Monday, November 20, 2006

Natapoff: snitching can be "crime producing and corrupting"; CA snitch recommendations due out today

For those interested in the subject of "snitching," a recurring Grits topic, read Loyola (CA) law prof Sasha Natapoff's op ed from yesterday's San Francisco Chronicle. Here's a snippet:
When used properly, informants can be a powerful and appropriate investigative tool. But they can also be destructive, crime-producing and corrupting. The widespread use of informants means that much of the real adjudicative process takes place underground, without rules, records or lawyers, and without public or judicial scrutiny of the fairness and accuracy of the process.
Good stuff, as always. Natapoff points to new reform proposals on snitching due out today. "The California Commission on the Fair Administration of Justice will release its report and recommendations on the government's use of criminal informants by 5 p.m., Monday, Nov. 20. Go to:" Good tip! Indeed, there's already quite a bit of interesting looking material at that link I haven't seen.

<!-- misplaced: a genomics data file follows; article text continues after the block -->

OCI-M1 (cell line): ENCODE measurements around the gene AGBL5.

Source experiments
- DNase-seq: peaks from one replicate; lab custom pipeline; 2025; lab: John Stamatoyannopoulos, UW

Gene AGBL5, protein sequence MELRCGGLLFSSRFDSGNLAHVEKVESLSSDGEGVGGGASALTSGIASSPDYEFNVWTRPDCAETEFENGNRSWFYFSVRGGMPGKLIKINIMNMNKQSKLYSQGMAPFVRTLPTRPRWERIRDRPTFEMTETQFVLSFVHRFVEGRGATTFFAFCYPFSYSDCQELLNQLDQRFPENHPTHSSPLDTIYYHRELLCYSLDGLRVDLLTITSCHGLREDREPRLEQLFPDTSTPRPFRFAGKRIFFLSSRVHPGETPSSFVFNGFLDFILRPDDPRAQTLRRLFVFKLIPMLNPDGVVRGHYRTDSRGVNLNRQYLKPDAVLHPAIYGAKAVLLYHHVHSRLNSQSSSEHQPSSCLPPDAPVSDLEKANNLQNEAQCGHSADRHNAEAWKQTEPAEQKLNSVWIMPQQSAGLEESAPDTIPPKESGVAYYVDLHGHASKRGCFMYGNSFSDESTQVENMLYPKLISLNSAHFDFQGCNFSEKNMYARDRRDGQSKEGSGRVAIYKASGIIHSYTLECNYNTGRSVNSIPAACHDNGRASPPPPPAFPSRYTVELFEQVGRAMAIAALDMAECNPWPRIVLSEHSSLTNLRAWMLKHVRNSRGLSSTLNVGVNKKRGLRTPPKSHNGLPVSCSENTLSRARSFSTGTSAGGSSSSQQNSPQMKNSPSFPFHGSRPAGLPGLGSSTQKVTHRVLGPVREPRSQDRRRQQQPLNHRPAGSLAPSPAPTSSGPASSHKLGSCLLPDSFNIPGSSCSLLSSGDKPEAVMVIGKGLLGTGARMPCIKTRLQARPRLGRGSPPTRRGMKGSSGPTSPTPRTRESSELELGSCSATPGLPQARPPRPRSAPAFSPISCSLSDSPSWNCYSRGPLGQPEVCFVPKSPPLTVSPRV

If any Texas legislators or staff are looking for good bills to file, Texas has a lot of these same problems. For more background, see prior Grits posts on snitching and the November Coalition's resource page on the topic.

1 comment:

AlanBean said...

Interesting that the Chronicle story refers to Tulia as an "informant scandal". Tom Coleman, I suppose, was more CI than cop; but officially he was a certified police officer. As commonly used, snitching is a form of uncorroborated testimony--that is the real point of commonality with Tulia. Ruthless prosecutors can shape a crime story by suggesting to a single snitch that they are interested in a certain defendant. Next thing you know, every inmate in the system remembers selling or buying drugs from this guy. Most federal prosecutors avoid this kind of prosecution because the potential for wrongful conviction is so high; but prosecutors like Brett Grayson are building careers on their stable of snitches.